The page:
Hillary: They kept screaming [his name] and I thought we were getting booed.
Dave: [laughing] Rookies!
Charles: [The fans] were great, but one of the songs I could tell everyone was really grooving on was ‘I Run To You.’ I love the combination of that driving beat and universal lyric so we focused on a lot of that. This new record, I keep calling it our ‘roll down the windows’ record because it’s definitely more tempo-driven and organic. I think it is one of those records, when people get it, [that] will hopefully be a little bit of a surprise if they’ve heard our last two records. Our last two records were pretty intense and this one will be a little more…
Hillary: Lighthearted.
Charles: Lighthearted… It will still have some intense and lyrically-driven songs but is definitely more live show-oriented.
Hillary: Depth to the lyrics but not as dramatic.
Charles: Less drama.
Dave: Drama-free.

MR: No more drama?
Charles: [laughing] Don’t worry, there’s still going to be a couple of drama songs.
Hillary: There always are, but definitely fewer.

MR: What else can you tell me about the project?
Charles: The last record we used a lot of loops, a lot of big string instrumentation. Most of the stuff we’re using was just the instruments that were just tracked, less overdubs. Just let the songs speak for themselves. We spent more time picking songs.
Hillary: …and we don’t know where it will end up but we’ve cut more outside songs already for this record than we ever have. It’s not that we haven’t written a lot, because we have, but we’re searching and we’re going to find the right songs.
Charles: Trying to find songs that are a bit of a departure. Still familiar, but maybe a road we haven’t been down. A little more tempo-driven. That’s the main thing.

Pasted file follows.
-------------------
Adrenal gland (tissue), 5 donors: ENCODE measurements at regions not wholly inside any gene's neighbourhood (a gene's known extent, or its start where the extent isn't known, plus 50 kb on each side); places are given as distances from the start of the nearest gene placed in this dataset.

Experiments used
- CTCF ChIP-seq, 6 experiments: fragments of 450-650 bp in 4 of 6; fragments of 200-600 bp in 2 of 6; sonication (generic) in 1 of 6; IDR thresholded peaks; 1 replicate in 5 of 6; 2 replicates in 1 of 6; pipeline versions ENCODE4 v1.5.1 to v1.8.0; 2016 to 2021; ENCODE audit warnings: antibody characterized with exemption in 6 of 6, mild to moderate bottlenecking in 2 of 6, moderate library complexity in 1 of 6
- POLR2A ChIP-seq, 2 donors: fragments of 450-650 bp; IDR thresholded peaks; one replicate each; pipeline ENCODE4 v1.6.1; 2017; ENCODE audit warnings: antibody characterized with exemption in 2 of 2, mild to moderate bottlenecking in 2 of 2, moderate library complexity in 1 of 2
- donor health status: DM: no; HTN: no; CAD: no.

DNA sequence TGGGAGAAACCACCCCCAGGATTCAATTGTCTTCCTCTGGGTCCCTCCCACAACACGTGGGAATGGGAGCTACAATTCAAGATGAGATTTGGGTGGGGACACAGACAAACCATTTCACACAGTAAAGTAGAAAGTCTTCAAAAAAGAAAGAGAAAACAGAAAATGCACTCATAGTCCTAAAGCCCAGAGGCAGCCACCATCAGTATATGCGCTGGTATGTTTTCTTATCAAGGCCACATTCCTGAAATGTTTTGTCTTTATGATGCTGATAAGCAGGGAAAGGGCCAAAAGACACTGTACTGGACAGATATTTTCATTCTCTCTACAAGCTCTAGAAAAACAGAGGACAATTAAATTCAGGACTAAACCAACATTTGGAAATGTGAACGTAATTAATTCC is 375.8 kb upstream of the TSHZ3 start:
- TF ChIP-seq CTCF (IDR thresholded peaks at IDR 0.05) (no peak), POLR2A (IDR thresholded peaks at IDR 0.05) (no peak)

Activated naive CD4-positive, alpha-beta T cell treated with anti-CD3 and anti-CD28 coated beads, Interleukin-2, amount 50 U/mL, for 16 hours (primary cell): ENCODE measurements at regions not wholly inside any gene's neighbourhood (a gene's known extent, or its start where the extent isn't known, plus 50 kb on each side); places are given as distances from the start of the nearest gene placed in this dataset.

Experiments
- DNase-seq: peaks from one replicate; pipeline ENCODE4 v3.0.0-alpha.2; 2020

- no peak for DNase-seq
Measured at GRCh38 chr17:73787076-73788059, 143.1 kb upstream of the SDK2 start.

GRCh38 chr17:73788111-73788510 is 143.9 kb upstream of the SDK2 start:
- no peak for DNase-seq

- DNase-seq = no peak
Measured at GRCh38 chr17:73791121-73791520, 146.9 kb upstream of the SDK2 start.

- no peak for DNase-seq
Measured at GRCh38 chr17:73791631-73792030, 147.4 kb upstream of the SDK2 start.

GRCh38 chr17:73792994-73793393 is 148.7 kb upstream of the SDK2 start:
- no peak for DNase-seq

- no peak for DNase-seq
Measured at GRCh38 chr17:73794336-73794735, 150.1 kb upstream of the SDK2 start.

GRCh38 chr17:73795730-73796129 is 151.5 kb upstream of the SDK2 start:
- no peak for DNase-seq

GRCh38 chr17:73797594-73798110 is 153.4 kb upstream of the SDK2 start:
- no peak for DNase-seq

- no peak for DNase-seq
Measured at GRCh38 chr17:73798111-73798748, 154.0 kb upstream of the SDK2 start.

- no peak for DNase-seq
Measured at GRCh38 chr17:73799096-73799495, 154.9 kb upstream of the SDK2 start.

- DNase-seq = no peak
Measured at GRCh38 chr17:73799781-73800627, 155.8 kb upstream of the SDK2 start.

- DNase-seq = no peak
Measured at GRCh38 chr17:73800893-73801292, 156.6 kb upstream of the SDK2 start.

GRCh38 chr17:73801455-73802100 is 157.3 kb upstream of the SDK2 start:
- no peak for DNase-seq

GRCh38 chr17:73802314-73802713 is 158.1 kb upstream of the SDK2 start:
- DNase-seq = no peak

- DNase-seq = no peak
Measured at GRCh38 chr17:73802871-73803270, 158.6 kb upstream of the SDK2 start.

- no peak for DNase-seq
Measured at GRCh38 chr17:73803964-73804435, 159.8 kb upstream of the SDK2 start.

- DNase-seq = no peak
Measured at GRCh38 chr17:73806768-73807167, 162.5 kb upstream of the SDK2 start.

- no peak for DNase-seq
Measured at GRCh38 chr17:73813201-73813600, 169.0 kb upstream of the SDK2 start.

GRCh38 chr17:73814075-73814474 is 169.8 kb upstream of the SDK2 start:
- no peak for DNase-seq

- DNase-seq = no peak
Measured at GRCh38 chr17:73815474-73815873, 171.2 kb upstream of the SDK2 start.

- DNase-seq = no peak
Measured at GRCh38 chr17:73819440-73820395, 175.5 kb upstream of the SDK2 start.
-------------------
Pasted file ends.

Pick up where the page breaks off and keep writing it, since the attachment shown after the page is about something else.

MR: Have you chosen all the songs?
Dave: About halfway. This is the one time where we truly don’t have a deadline.
Charles: And it won’t go out until it’s ready.
Dave: We’re going to wait—spend the rest of the year, go in next year, spend the right amount of time it takes to get the right songs.

MR: What’s the process like for you finding and writing songs? How do you know you’ve found the right one?
Charles: All different ways. We’re in constant contact with our producer and manager, playing for our wives and band. When you start noticing the same thing, it’s like ‘That’s a special song.’ You start hearing it over and over again and honing in on that and going ‘Okay, now that’s the one.’ That kind of what happened with ‘Need You Now.’ We trust the team around us and believe in ourselves and want to make a well-rounded record. It’s creating a well-balanced piece of art.

MR: As you are recording this album and adding to your body of work, do you feel pressured to compete with your past success or can you shake it off and start fresh?
Hillary: I think we’d be lying if we said there wasn’t some on [2011’s Own The Night], comparing to [2010’s Need You Now]. You can only naturally do that, when the second record was the career-changer for us. Being one more record removed from it and having more experience onstage, we’re a lot more assured of who we are as artists and and as a band. We’re just going in with this pure excitement and joy because we have time to soak it all up. The last record happened so fast. We started recording, went out to the Grammys, had that crazy night [six wins, including Album of the Year] and then came home and said, ‘We’ve gotta get going.’ It was a lot of pressure and as much as we tried to not acknowledge, it was still looming. It was that big elephant in the room. With this record, we have time. We can push ourselves and continue to cultivate what we’re doing for as long as we want until it’s ready. There’s a lot of freedom in that and it’s exciting.